Rebar Getting Its Fair Share of Stimulus Dollars?

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Ferrous Metals, Macroeconomics

This is a tale of two cities (states rather), Ohio and Illinois. The first story, mentioned to us by a colleague in Ohio, covers $774m of stimulus dollars given to the state of Ohio for shovel-ready highway projects, according to this story from the Associated Press.   Of this $774m, approximately 7% (or $57m) will go toward planning and preliminary studies. Infrastructure stimulus comes in many different packages, I guess, though this does raise some interesting questions.

What will irk some, no doubt, is not that these studies don’t have value (I’m sure some of them do) it’s that they don’t have a multiplier effect in terms of stimulating the economy right now. Let’s think about it – $57m spent to conduct feasibility and planning studies at an average cost of $150/hour per employee vs. let’s go crazy here (using GM’s fully loaded cost of an FTE) at say $75/hour per employee (not to mention the materials used for infrastructure projects) and it’s easy to see which use of taxpayer dollars will have a bigger impact on the economy. But my next question (and that of my colleague) relates to who would conduct the feasibility studies? Would that $57m go toward external firms or be used by existing state government workers as a means to help retain government jobs?

As for the tale of the other state, Illinois, (and please note, I live in this state), according to Crain’s Chicago, Illinois is getting a jump on the federal stimulus program, claiming more than 12% of the road and bridge projects approved so far by the U.S. Department of Transportation. The article almost makes it sound like Illinois will receive more than its fair share of federal dollars. But according to the article, Illinois can receive up to $935m in funding for highways and bridges. Though larger than Ohio’s share, the dollar amount may be comparable. According to this somewhat dated (but chock full of good Illinois transportation nuggets) article (2005), Illinois has the third largest interstate highway network. Another interesting point from that article relates to the dollars needed annually to support Illinois’ roadway needs ($2.5b to $3.7b).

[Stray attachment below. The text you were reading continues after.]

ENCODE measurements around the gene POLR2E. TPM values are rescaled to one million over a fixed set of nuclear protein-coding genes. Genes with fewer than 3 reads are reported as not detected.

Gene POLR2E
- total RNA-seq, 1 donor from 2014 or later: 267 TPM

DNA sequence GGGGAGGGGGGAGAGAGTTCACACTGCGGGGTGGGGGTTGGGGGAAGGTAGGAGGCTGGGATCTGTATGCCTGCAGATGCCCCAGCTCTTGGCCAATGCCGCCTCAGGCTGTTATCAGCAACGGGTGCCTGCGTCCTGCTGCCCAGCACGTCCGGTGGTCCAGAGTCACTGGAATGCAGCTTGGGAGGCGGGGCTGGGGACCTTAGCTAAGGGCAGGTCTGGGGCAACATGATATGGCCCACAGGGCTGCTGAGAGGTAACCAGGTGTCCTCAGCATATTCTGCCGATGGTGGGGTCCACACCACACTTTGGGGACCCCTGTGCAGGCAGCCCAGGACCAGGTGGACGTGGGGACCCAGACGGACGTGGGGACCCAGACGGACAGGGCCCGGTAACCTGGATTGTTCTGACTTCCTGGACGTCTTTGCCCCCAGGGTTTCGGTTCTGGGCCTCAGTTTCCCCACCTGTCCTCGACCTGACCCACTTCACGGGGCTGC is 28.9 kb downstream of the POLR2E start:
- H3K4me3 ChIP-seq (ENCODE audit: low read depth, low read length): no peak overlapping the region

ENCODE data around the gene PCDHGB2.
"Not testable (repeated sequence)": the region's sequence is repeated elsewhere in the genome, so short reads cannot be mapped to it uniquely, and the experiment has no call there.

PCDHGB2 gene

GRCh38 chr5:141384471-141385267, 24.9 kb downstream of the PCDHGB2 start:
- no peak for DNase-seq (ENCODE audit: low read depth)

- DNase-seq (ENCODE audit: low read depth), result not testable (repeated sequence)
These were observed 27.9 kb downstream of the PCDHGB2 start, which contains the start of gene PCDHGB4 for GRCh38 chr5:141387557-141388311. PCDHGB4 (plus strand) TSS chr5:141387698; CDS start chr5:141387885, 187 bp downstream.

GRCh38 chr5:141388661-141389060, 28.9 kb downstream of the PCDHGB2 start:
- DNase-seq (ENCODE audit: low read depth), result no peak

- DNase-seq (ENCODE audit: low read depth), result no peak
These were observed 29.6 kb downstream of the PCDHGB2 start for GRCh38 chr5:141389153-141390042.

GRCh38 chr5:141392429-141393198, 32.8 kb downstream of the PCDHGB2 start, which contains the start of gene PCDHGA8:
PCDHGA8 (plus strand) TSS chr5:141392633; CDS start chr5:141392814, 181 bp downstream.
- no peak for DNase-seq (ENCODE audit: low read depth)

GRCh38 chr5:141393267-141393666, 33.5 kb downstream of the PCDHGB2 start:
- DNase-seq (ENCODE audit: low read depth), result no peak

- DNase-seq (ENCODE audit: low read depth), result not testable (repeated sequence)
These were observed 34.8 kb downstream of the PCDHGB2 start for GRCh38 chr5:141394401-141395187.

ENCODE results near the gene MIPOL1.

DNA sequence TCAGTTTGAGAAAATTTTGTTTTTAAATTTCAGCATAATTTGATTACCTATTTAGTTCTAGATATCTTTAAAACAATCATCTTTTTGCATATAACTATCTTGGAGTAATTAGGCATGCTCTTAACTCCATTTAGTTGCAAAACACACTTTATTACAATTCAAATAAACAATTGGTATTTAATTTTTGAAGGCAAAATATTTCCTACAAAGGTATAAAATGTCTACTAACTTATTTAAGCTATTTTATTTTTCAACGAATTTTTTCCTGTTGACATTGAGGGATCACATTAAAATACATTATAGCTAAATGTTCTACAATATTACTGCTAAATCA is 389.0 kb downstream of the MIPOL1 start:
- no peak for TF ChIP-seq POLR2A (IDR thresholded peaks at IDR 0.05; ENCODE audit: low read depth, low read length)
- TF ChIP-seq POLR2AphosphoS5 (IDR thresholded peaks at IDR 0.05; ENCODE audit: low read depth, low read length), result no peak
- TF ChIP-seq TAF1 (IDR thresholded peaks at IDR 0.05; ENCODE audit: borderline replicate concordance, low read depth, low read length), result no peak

If you happen to do business in New York City, you can track how the city is spending its $260m+ of infrastructure stimulus dollars to improve roads and bridges. The site provides a paragraph description of specific projects, many of which will stimulate some metals demand. But if you really need a laugh today, check on this site where you can see how each state creates visibility into how stimulus dollars are spent. I love the Illinois site because it allows visitors to actually suggest their own projects.

What’s not to love about politics in Illinois? Re-bar anyone?

–Lisa Reisman

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